Today we are going to learn all about, well… “going to” and how to use it correctly in English.
The future expression “going to” is used for events which are planned or expected to happen in the future.
Look at the following conversation between Chris (C) and Stacey (S) to see how it used in context:
C: Good morning, Stacey. Do you have any plans for the summer holiday? I’m going to spend a week in Ibiza with my friends.
S: I’m not sure what I’m going to do, Chris. I may just stay here and spend time with my family. I’m very excited about next winter though as my family and I are going to go skiing in the Alps.
C: That sounds like fun, Stacey. My family and I are going to Thailand to escape the cold winter. We do that every year. Anyway, Stacey, I have to go. I’m going to have lunch with a close friend this afternoon.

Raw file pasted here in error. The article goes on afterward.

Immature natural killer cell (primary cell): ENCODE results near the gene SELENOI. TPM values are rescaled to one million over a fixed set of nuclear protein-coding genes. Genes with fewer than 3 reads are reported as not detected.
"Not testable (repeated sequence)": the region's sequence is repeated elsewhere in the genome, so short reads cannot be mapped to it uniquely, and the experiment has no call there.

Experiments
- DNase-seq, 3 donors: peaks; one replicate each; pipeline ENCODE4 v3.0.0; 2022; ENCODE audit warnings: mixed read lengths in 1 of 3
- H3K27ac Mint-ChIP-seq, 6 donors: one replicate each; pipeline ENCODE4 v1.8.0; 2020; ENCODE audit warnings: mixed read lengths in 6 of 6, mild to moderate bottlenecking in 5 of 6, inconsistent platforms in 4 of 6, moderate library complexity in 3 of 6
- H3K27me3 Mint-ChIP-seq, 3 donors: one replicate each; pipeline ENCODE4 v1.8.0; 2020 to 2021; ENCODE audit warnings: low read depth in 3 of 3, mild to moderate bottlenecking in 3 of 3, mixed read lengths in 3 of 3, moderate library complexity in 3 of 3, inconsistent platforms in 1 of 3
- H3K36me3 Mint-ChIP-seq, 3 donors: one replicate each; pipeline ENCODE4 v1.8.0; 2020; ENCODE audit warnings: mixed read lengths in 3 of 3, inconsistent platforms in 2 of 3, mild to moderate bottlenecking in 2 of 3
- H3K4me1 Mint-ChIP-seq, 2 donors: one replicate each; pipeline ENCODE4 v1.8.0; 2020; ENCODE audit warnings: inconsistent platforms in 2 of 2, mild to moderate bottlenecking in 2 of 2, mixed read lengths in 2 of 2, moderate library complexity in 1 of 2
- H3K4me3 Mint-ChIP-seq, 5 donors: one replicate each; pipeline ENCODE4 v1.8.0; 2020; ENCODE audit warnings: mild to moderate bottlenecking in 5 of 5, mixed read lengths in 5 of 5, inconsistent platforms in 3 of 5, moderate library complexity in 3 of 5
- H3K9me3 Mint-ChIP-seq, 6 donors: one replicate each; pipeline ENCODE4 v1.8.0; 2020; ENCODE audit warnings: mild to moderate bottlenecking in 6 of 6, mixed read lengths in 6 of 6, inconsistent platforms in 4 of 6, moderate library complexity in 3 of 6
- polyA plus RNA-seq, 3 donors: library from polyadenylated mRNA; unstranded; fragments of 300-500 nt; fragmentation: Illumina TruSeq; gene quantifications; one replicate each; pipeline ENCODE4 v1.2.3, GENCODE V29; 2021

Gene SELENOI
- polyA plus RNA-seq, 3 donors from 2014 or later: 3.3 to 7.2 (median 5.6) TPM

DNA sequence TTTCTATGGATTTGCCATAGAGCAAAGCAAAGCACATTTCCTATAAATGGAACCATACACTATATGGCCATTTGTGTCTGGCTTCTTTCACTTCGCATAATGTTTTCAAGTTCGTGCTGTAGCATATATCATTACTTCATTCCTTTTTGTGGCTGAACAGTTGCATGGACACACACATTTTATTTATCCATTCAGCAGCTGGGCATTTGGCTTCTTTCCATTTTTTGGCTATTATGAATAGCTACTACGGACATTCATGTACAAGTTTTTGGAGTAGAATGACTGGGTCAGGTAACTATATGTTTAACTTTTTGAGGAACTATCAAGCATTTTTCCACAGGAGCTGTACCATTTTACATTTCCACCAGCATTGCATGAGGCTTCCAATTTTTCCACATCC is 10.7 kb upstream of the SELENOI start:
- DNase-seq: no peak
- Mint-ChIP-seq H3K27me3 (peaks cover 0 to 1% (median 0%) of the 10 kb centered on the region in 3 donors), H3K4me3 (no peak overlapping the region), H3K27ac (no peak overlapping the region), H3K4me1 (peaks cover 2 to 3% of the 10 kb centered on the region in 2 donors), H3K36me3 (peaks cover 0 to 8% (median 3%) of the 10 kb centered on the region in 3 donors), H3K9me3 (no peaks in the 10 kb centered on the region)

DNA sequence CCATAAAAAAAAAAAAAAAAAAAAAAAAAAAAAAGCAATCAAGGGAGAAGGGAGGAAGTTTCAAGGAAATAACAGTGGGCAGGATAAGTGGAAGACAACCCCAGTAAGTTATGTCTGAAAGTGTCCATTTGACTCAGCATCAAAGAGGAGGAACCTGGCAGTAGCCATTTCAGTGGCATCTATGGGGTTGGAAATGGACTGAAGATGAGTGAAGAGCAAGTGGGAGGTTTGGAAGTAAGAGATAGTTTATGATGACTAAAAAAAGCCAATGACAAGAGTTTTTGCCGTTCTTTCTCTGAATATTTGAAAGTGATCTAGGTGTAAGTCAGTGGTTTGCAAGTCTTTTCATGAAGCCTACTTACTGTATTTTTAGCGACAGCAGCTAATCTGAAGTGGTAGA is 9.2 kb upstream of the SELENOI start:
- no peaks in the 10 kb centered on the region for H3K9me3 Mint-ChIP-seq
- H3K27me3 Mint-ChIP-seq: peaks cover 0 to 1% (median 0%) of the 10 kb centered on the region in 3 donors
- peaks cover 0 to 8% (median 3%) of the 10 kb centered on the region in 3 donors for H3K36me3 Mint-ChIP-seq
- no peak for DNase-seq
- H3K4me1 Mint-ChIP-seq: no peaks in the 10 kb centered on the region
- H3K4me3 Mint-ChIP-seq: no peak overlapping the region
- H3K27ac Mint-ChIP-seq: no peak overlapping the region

S: OK, Chris, see you tomorrow!
In the negative form we simply add “not” to the sentence structure:
She’s not/isn’t going to help me today.
Clive isn’t/ is not going to come to the party!
“Going to” may also be used for predictions based on evidence we are able to see as we speak. For example:
That book is going to fall off the table!
Look at those clouds! I think it’s going to rain today.
I have just broken my wife’s favourite vase. She’s not going to be happy!
The expression “going to” is different from “will” as it indicates something which is already planned or decided. For example:
I will sell my car (I don’t know when)
I’m going to sell my car (I have already planned on selling my car, maybe I have a buyer)
Remember that if you would like more information on how to use “going to” in English, you can check out unit 47 of the ABA English course. Also, remember that you can sign up for free to the ABA course to access 144 free video classes.